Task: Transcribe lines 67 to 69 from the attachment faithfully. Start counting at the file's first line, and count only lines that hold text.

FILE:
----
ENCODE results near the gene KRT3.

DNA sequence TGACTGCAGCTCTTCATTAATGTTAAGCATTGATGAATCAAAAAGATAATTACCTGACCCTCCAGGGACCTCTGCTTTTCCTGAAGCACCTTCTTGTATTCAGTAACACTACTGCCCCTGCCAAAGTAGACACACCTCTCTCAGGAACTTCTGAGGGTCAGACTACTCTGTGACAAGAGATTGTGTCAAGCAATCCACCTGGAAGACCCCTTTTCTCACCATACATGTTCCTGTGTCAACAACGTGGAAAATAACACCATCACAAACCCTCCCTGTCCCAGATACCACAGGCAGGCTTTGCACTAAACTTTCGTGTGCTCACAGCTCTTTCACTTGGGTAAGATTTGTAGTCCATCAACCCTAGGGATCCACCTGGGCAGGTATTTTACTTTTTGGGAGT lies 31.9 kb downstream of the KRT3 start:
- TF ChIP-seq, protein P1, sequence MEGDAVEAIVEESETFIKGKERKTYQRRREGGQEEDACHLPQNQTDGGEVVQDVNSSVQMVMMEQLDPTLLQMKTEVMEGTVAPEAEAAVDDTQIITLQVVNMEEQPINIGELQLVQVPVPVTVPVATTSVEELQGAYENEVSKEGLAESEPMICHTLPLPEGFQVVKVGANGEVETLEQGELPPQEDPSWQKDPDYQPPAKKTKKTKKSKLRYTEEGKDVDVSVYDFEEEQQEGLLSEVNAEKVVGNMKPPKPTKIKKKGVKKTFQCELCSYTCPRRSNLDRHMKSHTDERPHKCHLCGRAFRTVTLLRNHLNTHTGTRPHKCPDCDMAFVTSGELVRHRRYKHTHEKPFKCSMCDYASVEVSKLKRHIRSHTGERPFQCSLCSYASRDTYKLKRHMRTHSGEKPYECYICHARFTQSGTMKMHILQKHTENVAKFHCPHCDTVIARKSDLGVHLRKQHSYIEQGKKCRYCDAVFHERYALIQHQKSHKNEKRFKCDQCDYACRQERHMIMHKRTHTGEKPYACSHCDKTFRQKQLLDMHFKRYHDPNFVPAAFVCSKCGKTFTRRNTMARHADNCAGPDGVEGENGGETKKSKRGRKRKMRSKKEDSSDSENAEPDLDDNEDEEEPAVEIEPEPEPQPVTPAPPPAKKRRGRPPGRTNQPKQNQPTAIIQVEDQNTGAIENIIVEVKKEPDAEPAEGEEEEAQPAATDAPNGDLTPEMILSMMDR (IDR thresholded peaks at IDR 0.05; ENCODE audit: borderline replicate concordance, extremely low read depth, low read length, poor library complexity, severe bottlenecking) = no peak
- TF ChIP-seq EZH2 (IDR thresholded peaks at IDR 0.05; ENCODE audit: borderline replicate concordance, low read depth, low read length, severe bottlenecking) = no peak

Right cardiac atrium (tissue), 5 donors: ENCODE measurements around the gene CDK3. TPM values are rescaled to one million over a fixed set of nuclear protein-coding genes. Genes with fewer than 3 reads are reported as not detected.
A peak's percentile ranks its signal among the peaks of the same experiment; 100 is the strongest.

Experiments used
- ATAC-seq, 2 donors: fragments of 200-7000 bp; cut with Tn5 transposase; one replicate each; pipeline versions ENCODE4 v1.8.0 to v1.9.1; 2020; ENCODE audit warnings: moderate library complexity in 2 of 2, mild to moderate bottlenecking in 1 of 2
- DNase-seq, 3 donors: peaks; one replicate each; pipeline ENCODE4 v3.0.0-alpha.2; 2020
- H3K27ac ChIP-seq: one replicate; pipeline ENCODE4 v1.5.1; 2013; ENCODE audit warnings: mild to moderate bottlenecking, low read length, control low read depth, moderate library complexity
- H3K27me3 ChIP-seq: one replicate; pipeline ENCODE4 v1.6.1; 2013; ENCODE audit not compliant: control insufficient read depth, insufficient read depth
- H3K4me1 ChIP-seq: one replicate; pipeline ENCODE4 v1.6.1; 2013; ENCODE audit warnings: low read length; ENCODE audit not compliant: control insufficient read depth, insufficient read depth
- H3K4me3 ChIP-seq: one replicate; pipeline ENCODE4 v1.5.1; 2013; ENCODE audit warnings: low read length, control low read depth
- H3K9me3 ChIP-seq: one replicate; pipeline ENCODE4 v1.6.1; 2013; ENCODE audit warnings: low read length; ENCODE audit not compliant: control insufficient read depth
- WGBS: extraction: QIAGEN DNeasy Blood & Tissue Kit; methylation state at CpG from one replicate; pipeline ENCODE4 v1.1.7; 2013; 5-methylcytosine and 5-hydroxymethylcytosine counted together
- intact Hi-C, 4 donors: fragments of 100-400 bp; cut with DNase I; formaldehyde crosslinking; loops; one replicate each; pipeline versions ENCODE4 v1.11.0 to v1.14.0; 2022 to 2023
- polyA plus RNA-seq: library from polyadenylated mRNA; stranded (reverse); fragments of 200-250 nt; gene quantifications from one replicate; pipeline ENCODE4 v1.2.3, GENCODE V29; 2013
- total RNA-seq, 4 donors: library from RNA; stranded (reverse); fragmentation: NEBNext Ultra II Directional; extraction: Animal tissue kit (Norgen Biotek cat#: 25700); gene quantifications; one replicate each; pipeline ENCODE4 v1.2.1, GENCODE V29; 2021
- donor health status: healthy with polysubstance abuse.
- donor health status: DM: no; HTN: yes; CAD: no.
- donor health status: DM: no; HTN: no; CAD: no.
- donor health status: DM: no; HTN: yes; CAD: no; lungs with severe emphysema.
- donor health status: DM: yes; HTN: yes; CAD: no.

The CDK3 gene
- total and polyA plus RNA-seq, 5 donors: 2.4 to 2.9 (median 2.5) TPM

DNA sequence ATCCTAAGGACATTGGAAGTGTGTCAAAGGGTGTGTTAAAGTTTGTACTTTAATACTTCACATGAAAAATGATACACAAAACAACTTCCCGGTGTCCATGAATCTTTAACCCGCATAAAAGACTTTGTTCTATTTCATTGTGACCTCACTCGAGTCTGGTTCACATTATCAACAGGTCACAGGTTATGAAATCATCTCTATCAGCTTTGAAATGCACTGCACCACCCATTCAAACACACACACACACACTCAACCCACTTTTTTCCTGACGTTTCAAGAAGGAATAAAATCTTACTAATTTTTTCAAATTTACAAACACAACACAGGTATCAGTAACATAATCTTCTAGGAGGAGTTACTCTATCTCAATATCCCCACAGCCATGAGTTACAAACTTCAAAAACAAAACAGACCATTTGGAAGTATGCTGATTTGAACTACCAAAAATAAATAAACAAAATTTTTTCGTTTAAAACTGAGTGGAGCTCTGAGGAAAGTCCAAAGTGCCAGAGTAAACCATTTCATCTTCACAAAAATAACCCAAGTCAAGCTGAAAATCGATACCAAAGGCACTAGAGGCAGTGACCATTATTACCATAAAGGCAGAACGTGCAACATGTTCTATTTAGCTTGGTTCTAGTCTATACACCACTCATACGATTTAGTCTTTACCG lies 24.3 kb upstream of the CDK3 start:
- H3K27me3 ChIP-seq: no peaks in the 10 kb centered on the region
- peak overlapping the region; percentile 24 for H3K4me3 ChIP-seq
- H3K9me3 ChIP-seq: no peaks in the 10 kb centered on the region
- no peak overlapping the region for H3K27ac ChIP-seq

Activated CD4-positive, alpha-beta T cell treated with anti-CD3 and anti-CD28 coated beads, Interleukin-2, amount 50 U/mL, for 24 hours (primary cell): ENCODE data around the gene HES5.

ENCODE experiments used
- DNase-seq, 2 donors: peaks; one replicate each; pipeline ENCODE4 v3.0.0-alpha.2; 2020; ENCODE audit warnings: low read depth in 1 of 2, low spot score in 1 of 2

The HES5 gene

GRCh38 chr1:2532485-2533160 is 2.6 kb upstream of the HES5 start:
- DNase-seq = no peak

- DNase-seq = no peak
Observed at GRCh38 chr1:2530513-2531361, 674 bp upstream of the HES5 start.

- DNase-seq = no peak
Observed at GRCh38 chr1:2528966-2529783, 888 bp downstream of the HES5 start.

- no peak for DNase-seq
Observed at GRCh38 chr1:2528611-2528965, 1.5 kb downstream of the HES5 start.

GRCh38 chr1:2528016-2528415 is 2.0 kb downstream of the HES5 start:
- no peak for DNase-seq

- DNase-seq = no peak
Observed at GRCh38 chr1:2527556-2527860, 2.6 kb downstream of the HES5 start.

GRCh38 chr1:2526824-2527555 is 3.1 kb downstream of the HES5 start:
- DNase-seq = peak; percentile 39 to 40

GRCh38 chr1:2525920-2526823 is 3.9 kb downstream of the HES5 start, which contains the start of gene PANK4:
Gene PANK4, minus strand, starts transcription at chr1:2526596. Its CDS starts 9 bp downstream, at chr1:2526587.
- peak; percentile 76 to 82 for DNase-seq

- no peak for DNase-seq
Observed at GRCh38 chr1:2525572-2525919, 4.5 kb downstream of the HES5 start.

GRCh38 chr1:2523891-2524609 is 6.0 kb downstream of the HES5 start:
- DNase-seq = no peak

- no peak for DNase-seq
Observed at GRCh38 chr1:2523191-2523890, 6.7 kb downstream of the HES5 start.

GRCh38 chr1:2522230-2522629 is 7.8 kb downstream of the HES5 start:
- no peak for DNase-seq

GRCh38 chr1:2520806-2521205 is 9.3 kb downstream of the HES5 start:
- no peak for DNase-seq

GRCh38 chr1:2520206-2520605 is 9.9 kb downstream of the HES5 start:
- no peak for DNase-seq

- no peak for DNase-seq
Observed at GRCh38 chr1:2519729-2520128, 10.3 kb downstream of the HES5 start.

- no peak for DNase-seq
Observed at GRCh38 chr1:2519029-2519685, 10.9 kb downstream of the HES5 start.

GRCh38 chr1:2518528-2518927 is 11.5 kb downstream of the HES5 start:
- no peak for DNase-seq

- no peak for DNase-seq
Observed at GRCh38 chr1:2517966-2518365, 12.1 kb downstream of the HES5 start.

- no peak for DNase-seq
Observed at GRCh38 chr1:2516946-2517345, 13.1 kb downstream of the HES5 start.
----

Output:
Observed at GRCh38 chr1:2519029-2519685, 10.9 kb downstream of the HES5 start.

GRCh38 chr1:2518528-2518927 is 11.5 kb downstream of the HES5 start:
- no peak for DNase-seq